Old School Equipment: The LeTourneau Rooter
Long before contractors had the luxury of hydraulic ripping options to loosen soil, humans opted for animal-driven plows for tilling the soil to plant crops. Over time, a more powerful version was invented for laborers who had to loosen dirt and rock for road building.
LeTourneau-Westinghouse Company was based in Texas and founded by R.G. LeTourneau in 1929. The company designed and supplied manufacturers with innovative attachments for their equipment. LeTourneau evolved into manufacturing heavy equipment, which became popular in the construction industry.
LeTourneau was among a handful of manufacturers to produce the towed cable rooter, called a “ripper.” Their attachment provided a low-cost method of breaking up the ground, whether soil, rock, or some combination. LeTourneau’s Rooter was pulled behind a crawler where the operator would control the rooter shank with levers connected to a steel braided cable system. Each model allowed the shanks to be adjustable and removable for different job applications.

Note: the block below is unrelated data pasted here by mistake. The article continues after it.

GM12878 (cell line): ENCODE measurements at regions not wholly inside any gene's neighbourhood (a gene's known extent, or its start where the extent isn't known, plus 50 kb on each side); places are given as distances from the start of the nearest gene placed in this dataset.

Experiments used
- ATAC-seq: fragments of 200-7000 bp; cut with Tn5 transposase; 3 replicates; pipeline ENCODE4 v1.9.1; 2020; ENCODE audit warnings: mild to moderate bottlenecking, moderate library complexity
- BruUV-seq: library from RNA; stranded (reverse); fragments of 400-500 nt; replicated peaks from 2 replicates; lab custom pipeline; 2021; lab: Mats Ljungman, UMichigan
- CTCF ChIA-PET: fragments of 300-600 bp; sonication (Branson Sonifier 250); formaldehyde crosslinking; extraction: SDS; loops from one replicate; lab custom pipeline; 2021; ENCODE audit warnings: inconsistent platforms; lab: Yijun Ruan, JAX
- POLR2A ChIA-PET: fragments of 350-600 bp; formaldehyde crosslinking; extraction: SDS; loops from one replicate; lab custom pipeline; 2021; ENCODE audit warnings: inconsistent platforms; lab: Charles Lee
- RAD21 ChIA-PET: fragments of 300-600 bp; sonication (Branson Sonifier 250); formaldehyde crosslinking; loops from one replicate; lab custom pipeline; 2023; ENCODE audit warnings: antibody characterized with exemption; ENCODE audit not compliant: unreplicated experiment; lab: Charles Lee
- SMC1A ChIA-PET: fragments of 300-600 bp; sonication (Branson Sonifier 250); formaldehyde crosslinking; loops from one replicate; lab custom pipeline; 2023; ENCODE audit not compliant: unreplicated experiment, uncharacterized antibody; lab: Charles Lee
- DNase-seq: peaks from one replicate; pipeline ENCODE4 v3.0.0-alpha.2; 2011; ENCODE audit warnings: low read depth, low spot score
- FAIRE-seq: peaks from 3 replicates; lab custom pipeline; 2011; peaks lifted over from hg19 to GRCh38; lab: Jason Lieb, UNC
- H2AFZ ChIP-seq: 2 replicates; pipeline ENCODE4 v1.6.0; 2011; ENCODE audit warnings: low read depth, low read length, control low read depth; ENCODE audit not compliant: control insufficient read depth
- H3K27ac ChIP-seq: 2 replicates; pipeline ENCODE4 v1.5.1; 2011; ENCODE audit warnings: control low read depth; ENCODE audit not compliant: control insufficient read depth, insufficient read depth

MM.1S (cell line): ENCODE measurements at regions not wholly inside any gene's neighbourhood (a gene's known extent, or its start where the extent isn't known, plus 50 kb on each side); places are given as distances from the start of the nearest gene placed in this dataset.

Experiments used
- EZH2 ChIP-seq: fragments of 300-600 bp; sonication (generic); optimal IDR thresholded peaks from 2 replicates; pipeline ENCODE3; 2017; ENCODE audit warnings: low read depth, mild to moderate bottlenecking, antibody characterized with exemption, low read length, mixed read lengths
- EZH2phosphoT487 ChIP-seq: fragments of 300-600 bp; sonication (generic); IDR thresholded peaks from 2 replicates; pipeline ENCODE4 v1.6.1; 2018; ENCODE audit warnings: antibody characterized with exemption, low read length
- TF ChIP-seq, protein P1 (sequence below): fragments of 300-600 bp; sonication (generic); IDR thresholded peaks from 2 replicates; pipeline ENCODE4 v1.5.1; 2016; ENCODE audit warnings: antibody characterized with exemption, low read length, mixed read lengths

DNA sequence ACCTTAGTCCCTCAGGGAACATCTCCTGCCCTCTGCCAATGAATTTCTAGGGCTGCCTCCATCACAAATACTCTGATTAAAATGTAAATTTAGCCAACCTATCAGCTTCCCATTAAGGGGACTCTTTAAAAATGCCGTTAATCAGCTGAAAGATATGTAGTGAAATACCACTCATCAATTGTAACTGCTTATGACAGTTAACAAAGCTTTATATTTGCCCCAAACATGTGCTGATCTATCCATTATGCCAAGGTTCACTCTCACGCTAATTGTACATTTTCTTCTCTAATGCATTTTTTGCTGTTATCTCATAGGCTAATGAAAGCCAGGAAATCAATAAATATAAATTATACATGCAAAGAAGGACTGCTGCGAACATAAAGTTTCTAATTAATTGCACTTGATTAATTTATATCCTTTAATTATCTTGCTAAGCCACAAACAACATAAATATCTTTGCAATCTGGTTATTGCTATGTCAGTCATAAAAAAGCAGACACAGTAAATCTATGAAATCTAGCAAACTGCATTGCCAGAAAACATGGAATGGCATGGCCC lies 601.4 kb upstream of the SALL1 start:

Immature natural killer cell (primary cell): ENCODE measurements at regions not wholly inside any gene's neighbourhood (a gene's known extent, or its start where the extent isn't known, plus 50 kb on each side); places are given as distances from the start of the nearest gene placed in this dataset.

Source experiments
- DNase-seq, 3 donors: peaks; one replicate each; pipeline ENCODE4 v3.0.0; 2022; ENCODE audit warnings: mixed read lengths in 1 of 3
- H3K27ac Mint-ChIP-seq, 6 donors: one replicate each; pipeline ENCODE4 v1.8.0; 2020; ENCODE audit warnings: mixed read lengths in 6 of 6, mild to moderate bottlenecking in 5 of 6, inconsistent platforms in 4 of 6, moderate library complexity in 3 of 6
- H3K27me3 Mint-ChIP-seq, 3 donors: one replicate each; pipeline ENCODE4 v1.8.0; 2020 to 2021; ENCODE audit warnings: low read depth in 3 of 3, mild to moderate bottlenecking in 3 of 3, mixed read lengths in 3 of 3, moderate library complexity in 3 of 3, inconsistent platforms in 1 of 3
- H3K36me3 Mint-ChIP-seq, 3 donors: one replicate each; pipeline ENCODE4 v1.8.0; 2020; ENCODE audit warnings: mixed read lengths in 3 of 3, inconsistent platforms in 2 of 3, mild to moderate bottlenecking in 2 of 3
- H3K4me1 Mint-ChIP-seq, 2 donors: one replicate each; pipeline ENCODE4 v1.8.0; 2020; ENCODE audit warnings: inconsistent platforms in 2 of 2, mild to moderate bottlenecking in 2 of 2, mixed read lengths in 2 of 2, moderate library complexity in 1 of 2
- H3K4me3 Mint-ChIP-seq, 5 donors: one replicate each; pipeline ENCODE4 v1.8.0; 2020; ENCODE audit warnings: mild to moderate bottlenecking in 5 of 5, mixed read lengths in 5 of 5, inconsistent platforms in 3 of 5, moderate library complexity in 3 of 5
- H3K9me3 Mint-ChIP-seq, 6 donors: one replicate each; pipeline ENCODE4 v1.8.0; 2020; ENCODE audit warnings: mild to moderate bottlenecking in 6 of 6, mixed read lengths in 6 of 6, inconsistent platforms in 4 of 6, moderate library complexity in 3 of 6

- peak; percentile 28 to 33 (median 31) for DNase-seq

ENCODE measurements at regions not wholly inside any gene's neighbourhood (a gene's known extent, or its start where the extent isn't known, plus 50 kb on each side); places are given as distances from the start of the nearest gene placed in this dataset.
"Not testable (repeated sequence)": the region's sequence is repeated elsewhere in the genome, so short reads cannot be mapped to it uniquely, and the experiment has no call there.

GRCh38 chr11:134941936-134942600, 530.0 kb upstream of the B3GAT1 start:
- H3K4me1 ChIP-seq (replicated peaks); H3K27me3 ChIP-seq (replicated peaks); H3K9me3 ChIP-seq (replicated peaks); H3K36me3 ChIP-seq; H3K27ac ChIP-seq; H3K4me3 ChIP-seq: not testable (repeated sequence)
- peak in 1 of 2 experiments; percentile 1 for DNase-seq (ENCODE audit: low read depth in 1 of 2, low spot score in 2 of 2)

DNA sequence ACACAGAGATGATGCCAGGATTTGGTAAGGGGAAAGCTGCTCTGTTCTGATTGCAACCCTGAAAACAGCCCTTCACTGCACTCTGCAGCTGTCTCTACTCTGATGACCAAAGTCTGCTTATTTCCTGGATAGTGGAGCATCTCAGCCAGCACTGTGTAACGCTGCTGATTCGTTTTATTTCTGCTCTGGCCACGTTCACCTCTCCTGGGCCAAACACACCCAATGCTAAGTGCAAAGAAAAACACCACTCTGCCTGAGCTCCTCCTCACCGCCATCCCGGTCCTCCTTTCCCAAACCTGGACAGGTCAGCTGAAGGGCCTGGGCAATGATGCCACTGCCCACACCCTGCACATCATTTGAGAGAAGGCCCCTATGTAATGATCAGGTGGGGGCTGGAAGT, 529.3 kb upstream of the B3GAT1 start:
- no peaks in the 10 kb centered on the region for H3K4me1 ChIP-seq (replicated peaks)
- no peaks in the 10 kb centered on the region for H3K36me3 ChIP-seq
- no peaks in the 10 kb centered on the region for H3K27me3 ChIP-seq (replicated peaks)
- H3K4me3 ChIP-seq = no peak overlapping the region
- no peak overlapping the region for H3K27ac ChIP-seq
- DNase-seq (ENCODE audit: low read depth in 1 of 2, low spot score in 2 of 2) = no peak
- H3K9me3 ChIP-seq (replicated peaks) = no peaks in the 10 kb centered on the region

These attachments became popular with contractors, with several often used on larger road projects. LeTourneau offered rooters in three sizes, with the K30 being the largest at 13,100 pounds.
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This article originally appeared in the bimonthly Arizona Contractor & Community magazine, Jan/Feb 2023 issue, Vol. 12, No. 1.